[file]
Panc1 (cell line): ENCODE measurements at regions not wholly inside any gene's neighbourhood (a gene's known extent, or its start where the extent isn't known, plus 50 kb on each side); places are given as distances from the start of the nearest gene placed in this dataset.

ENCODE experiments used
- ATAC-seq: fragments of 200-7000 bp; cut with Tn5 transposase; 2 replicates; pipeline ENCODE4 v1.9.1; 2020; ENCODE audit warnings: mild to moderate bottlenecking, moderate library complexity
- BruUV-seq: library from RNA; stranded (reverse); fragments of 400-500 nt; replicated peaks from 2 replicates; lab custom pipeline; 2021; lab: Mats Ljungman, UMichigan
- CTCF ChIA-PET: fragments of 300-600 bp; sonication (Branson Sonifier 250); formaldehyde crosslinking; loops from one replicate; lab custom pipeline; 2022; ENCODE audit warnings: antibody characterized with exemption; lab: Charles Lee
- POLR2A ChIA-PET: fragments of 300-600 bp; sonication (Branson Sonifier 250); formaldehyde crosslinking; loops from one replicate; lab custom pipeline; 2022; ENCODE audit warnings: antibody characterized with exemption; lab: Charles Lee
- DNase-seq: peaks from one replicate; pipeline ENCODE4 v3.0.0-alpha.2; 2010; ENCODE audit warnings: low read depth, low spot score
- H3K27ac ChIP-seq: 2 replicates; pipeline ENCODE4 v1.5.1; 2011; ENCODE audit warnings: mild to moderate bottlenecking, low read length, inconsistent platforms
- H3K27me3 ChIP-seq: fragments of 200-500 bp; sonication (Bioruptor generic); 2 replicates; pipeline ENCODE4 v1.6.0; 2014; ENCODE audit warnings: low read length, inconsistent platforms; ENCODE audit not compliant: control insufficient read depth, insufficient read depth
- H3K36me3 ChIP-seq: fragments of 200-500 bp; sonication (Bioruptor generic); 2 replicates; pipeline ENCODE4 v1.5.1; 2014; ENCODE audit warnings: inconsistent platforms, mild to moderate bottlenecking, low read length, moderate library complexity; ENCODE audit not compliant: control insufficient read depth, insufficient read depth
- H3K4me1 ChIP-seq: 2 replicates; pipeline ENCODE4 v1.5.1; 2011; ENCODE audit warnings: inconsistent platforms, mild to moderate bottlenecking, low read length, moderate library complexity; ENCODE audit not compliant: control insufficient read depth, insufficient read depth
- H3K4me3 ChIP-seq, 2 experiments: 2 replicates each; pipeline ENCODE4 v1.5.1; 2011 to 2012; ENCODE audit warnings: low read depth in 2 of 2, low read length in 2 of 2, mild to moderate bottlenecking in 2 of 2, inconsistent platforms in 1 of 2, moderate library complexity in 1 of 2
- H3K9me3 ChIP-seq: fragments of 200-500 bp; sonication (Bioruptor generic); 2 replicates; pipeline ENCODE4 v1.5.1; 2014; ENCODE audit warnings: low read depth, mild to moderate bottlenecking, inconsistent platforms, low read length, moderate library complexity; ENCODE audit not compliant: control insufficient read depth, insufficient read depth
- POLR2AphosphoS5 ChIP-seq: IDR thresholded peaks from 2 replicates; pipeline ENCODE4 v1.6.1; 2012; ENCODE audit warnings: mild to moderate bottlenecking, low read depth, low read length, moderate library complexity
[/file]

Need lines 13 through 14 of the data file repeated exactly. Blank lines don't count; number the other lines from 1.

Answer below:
- H3K9me3 ChIP-seq: fragments of 200-500 bp; sonication (Bioruptor generic); 2 replicates; pipeline ENCODE4 v1.5.1; 2014; ENCODE audit warnings: low read depth, mild to moderate bottlenecking, inconsistent platforms, low read length, moderate library complexity; ENCODE audit not compliant: control insufficient read depth, insufficient read depth
- POLR2AphosphoS5 ChIP-seq: IDR thresholded peaks from 2 replicates; pipeline ENCODE4 v1.6.1; 2012; ENCODE audit warnings: mild to moderate bottlenecking, low read depth, low read length, moderate library complexity